The Bandai D-Terminal is modelled after the D-Terminals used by the kids in the show in appearance only. There’s no e-mail here, obviously. The D-Terminal is fitted with five buttons - essentially on/off, up, down, confirm and back - and has multiple features, which I shall run through separately.

This is, first and foremost, what the D-Terminal is all about. There is an encyclopedia list of 351 Digimon, which you can search by name, number, and, I was surprised to discover, game card number. Each entry contains an animated figure of the Digimon, their name and number, their Level, Group, Type, Data Size and Technique, and, if they are DigiDestined Digimon, then their Digivolving abilities. You can Digivolve, reverse Digivolve, and even Armour Digivolve all the DD Digimon into all their different forms ( Terriermon, Kokomon, and even Diaboromon all have this feature). I was disappointed to see that Myotismon, Etemon and other characters on the show who had been shown to Digivolve on TV were not given this feature in the D-Terminal, though. But this is all in all a very usual device to have if you’re writing a fanfic, or just need some information.
However, it’s not without it’s bad points. For starters, a LOT of the later entries are missing information - mostly Data Size and Type, but also Group in some. And a lot of the later entries only have one attack included as opposed to two. Also, being from Bandai, it contains “Bandai” names - Creepymon instead of Daemon, Apokarimon instead of Apocalymon, etc, as well as “Bandai” attack names, which do not corroborate what is seen on the show - “Top Gun” for Silphymon, “Speedy Scratcher” (?) for Paildramon, etc. And Magnadramon, Seraphimon, Imperialdramon, GranKuwagamon, Valkyriemon and Vikimon are all missing - their entries merely come up as “Unidentified” when you type their numbers in. I’m puzzled by this - it’s not because they don’t have cards - neither do a lot of the later entries (and Magnadramon DOES have a card, anyway). And it’s not because they hadn’t appeared on the show yet. They’re just... not there (reducing the actual total Digimon count to 345). Also, Ebonwumon and Zhuqiaomon have had their names reversed - but this is a fault carried over from the original Japanese D-Terminal.

This feature is worthless. For the US D-Terminal, Bandai has created it’s own version of Digi-Code, with symbols representing English letters, rather than Japanese syllables, as the true Digi-Code works. You input an English word, and it is converted into these symbols. It’s stupid, useless, and if you ever DID find some use for it, you could do the conversion faster by hand, using the key inside the D-Terminal lid, rather than waiting for the D-Terminal to process it.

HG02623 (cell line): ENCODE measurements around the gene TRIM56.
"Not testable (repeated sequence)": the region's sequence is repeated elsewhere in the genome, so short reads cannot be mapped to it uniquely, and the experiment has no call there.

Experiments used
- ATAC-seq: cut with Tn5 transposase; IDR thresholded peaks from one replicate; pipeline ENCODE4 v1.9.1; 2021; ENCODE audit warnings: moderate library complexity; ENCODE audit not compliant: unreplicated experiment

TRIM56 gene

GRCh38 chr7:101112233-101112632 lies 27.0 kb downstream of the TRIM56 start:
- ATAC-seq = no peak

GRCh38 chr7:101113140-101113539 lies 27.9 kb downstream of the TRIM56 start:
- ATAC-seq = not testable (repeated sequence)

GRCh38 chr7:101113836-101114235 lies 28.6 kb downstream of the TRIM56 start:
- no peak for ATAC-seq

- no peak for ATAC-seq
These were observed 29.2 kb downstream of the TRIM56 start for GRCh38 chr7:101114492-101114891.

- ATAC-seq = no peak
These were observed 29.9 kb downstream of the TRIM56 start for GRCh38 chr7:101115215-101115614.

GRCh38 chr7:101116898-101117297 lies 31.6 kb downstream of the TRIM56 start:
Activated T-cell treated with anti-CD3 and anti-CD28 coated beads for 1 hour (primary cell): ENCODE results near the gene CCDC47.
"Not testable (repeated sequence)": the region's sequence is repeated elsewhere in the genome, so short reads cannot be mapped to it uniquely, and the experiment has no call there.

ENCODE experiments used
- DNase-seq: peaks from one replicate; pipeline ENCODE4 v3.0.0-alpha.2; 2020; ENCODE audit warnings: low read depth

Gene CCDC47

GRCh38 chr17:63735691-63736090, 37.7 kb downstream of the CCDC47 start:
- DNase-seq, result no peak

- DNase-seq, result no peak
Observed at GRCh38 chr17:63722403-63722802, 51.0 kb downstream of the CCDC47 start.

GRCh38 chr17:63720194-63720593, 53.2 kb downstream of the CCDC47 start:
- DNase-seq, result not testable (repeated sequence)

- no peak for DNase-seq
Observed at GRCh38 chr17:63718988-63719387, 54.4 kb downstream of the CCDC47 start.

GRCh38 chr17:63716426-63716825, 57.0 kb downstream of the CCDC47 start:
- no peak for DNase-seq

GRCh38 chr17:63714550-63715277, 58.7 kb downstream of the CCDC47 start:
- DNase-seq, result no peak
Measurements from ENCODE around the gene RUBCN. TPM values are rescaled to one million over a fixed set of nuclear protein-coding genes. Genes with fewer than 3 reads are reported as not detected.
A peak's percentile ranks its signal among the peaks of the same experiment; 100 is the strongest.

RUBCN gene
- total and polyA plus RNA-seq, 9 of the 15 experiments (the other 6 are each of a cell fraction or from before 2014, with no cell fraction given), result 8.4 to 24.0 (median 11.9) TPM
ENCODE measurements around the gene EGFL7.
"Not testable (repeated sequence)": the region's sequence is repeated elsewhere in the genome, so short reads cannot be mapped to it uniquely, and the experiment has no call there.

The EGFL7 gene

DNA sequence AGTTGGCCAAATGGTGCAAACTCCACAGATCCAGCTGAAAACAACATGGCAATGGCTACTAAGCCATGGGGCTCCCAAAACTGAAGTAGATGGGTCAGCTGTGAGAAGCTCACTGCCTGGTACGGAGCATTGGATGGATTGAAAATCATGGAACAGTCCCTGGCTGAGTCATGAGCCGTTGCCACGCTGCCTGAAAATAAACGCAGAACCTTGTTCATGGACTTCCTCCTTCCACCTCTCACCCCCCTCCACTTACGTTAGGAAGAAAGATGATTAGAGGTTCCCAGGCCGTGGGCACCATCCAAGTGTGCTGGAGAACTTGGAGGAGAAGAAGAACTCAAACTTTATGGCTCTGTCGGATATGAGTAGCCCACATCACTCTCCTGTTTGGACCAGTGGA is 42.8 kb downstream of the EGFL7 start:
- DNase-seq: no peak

A mildly amusing feature. Here, you are given the choice to play two games - one is a shooting game, the other a “jigsaw” game. In the shooting game, you simply move your target up and down, and fire at the “shuttles” which move back and forth across the screen until you run out of energy. For the jigsaw game, which I prefer, you are given a picture of one of the Digimon from the database, and it is split up into eight pieces, which you have to re-organise. Something to pass the time with if you’re bored.

V.s. Battle
This feature allows you to connect up to a friend’s Digivice to D-3 to battle their Digimon. To obtain a Digimon of your own, you type in a password of anything up to 5 letters - the letters can be anything you like, they don’t have to actually form a word, or anything. Just smack ‘em in, and hope you get something powerful. I’m sure somewhere on the ‘Net there’s a list of passwords for this features. I don’t know anyone with a Digivice or D-3, so I haven’t been able to try out this feature, but if I’m feeling bored, it can amuse me to type in “colourful” words and see what Digimon I get... Palmon is “Bitch” for example... but the D-Terminal seems to take forever to process your word and bring up your Digimon.

Here’s where you fiddle with the contrast and sound. I prefer to keep the contrast at 5, and the sound off.

I hardly deny that this is designed for little kids - the Digi-Words and game features show that. But if Bandai had just put a LITTLE more work into completing the Database, this would be a excellent tool for all Digi-fans. As it stands, however, they didn’t. But it’s still not without it’s uses or mild entertainment value.

Rating: 3 out of 5